Unidentified Seeds From China Have Now Made Their Way to Kentucky, Virginia, Washington and Other States

Kentucky is one of eight U.S. states where residents have reportedly received parcels containing unlabeled seeds, seemingly sent from China by mail.

Ryan Quarles, commissioner of the Kentucky Department of Agriculture, issued an alert about the mysterious packages on Sunday. His alert followed a string of similar warnings issued last week.

"Multiple states have opened investigations," he wrote on Twitter, before providing residents with instructions should they receive one of the unsolicited parcels.

A photo attached to Quarles' tweet showed six small seed bags wrapped in clear packaging. One seemed to contain a different variety of seed from the rest. Chinese characters appeared on two mailing labels pictured, as did a description listing the parcels' contents as "jewelry" in English.

Kentucky is now the 4th known state to report suspicious packages appearing to originate from China containing seeds. Multiple states have opened investigations. If you receive a suspicious package of seeds that you did not order: pic.twitter.com/kHBwKIT7W5

— Ryan Quarles (@RyanQuarlesKY) July 26, 2020

Agricultural departments in Virginia, Washington, Louisiana and Kansas shared nearly identical reports late last week. Each warned of potentially invasive species in its alert notice and encouraged residents to report any related information to the state. Residents in Utah, Arizona and Ohio have reportedly received unlabeled packages with seeds as well.

"Invasive species wreak havoc on the environment, displace or destroy native plants and insects and severely damage crops," the Virginia Department of Agriculture and Consumer Services (VDAC) wrote in a Friday statement. "Taking steps to prevent their introduction is the most effective method of reducing both the risk of invasive species infestations and the cost to control and mitigate those infestations.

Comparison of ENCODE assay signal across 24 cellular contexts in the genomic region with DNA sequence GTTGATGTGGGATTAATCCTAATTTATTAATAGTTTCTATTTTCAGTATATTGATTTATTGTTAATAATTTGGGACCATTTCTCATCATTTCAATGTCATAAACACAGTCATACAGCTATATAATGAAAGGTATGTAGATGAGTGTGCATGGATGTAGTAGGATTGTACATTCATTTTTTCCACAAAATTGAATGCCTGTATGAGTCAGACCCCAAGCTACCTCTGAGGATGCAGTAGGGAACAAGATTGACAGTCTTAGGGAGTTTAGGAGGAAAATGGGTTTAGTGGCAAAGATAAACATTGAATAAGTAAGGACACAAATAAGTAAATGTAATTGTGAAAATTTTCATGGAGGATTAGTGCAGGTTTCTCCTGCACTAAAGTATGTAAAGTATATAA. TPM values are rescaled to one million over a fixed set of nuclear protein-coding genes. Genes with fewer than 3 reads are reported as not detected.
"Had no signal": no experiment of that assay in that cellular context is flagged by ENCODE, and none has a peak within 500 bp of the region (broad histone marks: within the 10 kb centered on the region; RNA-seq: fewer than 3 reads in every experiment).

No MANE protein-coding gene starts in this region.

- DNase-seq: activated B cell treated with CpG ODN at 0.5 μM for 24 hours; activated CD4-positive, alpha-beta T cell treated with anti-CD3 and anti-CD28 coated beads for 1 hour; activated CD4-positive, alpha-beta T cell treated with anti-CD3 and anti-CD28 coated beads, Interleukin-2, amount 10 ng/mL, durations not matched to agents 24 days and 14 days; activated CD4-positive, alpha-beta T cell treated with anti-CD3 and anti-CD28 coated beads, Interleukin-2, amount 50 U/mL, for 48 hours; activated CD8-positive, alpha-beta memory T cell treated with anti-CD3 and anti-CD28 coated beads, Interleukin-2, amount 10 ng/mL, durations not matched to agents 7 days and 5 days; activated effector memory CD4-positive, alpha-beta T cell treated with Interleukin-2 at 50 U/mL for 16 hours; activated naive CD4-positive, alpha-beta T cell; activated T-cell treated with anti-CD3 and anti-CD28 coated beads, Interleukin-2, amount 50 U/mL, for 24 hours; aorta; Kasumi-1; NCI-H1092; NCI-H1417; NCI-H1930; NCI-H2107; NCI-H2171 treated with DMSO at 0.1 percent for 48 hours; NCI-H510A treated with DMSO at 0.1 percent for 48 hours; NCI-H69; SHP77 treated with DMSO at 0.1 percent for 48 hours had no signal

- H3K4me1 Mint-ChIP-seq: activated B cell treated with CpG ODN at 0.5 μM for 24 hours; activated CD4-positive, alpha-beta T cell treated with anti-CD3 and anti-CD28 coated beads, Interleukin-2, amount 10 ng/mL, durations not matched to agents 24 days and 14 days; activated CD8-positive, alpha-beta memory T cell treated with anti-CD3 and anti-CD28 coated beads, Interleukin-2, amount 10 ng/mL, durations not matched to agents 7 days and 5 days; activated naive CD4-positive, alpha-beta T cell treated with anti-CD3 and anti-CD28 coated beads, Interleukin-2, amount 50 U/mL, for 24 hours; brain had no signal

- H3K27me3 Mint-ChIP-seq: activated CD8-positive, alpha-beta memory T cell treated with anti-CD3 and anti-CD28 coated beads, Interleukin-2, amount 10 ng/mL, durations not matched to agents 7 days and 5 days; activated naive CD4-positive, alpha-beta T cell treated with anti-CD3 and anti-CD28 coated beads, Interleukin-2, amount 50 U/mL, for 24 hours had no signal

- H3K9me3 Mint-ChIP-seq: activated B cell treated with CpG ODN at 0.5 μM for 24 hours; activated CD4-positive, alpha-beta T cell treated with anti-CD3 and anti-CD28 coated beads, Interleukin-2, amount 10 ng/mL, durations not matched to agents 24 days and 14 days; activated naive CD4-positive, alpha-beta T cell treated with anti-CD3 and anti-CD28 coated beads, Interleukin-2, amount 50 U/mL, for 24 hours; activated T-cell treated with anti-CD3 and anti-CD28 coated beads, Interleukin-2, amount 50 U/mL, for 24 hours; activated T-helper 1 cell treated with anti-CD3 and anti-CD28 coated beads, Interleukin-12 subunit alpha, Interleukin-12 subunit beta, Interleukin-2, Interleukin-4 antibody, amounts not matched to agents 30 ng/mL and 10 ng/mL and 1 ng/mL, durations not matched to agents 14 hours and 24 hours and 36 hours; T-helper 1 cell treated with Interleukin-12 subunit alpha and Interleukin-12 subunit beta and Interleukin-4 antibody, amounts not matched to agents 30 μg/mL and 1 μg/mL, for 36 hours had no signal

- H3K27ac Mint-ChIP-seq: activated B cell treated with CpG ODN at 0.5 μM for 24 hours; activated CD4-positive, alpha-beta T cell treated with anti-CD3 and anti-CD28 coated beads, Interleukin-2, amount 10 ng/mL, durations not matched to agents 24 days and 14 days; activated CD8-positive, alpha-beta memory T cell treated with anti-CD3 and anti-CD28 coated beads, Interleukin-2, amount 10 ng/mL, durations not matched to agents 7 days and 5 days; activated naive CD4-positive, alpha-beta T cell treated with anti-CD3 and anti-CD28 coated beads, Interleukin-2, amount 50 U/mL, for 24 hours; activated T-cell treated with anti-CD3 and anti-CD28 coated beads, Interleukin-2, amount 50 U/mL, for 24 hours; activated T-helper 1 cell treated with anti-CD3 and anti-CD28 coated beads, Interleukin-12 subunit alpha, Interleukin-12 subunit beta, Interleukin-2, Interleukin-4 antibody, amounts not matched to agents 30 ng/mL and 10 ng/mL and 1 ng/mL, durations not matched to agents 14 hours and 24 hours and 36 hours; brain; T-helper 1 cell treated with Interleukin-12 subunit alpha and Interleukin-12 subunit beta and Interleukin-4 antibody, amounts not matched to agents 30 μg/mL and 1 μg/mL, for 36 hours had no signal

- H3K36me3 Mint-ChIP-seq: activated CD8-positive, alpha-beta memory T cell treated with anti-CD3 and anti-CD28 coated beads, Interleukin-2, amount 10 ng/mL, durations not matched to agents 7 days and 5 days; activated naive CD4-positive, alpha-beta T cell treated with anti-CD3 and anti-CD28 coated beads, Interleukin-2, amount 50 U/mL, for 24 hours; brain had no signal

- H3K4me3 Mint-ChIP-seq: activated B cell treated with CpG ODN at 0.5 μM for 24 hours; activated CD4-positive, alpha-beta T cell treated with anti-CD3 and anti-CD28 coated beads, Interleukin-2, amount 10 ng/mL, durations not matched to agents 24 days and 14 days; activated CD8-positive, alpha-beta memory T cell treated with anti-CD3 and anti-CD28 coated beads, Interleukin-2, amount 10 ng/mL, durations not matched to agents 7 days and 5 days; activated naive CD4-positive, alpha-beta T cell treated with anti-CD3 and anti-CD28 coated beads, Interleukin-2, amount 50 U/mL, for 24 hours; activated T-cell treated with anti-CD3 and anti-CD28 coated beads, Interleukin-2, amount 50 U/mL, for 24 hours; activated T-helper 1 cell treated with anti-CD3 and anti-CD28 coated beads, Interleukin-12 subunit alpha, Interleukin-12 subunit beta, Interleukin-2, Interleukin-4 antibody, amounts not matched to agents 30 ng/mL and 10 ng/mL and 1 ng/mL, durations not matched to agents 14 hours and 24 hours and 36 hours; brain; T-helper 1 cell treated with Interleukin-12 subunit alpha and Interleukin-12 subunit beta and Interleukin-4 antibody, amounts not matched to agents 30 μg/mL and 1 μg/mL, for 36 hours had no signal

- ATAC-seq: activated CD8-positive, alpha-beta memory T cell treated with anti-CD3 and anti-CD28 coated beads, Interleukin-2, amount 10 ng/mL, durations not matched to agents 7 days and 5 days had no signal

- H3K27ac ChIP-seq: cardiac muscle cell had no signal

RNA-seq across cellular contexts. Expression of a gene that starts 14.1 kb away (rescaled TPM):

The Washington State Department of Agriculture (WSDA) issued a similar warning the same day.

"Today we received reports of people receiving seeds in the mail from China that they did not order. The seeds are sent in packages usually stating that the contents are jewelry. Unsolicited seeds could be invasive, introduce diseases to local plants, or be harmful to livestock," the WSDA wrote in a statement shared to Facebook.

The department urged parcel recipients to refrain from removing seeds from their sealed packaging. Instead, it said recipients should report any mysterious or unidentified packages to the U.S. Department of Agriculture (USDA) and handle the seeds as directed. The WSDA noted that individuals who receive these parcels may be required to submit seeds as evidence of agricultural smuggling.

Flax seeds are pictured at a linen factory in France. Multiple U.S. states have issued warnings after residents received seeds of unknown origin by mail. SAMEER AL-DOUMY/AFP via Getty Images

The federal agricultural department encourages anyone made aware of potentially smuggled packages containing "prohibited exotic fruits, vegetables, or meat products" entering or traveling through the U.S. to report them to the Animal and Plant Health Inspection Service (APHIS).

Newsweek reached out to state agricultural departments in Louisiana, Kansas, Kentucky, Virginia, Washington and Utah for additional comments but did not receive replies in time for publication.